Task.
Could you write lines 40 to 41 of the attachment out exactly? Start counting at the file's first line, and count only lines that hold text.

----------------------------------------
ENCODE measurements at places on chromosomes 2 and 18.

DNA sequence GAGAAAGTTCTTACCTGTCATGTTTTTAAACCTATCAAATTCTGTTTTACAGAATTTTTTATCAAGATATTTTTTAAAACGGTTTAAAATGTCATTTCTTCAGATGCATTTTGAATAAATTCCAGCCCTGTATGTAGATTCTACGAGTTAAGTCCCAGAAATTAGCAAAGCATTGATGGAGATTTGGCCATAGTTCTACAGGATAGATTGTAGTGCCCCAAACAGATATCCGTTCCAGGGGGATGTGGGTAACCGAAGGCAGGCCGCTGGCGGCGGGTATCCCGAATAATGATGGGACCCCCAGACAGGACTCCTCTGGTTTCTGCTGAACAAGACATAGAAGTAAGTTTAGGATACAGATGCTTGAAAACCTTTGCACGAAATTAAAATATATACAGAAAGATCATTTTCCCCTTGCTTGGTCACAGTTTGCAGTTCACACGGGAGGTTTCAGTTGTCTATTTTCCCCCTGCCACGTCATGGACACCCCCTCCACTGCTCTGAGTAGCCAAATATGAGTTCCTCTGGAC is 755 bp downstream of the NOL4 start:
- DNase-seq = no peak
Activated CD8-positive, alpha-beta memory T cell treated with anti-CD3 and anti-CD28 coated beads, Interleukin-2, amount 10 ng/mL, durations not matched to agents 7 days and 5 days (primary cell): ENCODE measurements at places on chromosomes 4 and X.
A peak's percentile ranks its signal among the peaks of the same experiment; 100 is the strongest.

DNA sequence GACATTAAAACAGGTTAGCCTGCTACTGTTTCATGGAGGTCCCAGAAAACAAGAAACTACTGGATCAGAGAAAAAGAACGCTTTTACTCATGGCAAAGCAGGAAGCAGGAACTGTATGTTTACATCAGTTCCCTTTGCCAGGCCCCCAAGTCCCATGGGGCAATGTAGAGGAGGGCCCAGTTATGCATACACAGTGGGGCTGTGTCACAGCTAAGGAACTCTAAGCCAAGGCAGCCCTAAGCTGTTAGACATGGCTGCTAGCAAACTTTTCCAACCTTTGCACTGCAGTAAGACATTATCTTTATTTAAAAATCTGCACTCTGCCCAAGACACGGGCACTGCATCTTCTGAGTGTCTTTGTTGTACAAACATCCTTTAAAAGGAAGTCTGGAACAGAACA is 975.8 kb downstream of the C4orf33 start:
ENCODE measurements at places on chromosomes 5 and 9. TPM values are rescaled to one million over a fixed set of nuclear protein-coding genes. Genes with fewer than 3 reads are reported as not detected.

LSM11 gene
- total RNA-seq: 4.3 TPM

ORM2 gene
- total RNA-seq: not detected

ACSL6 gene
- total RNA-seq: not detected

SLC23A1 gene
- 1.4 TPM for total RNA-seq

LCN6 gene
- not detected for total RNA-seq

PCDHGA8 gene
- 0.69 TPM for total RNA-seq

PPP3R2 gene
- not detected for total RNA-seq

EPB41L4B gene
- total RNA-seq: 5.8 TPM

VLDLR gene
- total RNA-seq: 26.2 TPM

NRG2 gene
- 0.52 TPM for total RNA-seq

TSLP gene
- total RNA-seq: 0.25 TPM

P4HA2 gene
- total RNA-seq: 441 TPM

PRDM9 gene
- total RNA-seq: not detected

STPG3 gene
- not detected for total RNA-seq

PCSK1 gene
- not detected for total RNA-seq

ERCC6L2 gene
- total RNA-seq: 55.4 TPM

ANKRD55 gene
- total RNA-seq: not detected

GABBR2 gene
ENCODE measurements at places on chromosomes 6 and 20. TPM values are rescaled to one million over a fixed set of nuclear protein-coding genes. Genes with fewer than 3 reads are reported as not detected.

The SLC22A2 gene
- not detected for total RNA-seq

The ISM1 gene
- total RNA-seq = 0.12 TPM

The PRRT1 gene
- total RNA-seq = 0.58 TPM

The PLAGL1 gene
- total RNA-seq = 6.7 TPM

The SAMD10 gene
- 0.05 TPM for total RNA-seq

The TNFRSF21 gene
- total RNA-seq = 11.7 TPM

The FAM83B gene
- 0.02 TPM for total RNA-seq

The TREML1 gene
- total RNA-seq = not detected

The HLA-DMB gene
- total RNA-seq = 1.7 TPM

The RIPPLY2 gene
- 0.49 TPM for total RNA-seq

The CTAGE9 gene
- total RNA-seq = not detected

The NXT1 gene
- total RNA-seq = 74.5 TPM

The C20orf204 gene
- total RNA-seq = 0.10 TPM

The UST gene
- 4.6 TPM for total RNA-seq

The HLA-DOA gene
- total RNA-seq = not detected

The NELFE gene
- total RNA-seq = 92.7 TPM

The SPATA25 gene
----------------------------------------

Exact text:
ANKRD55 gene
- total RNA-seq: not detected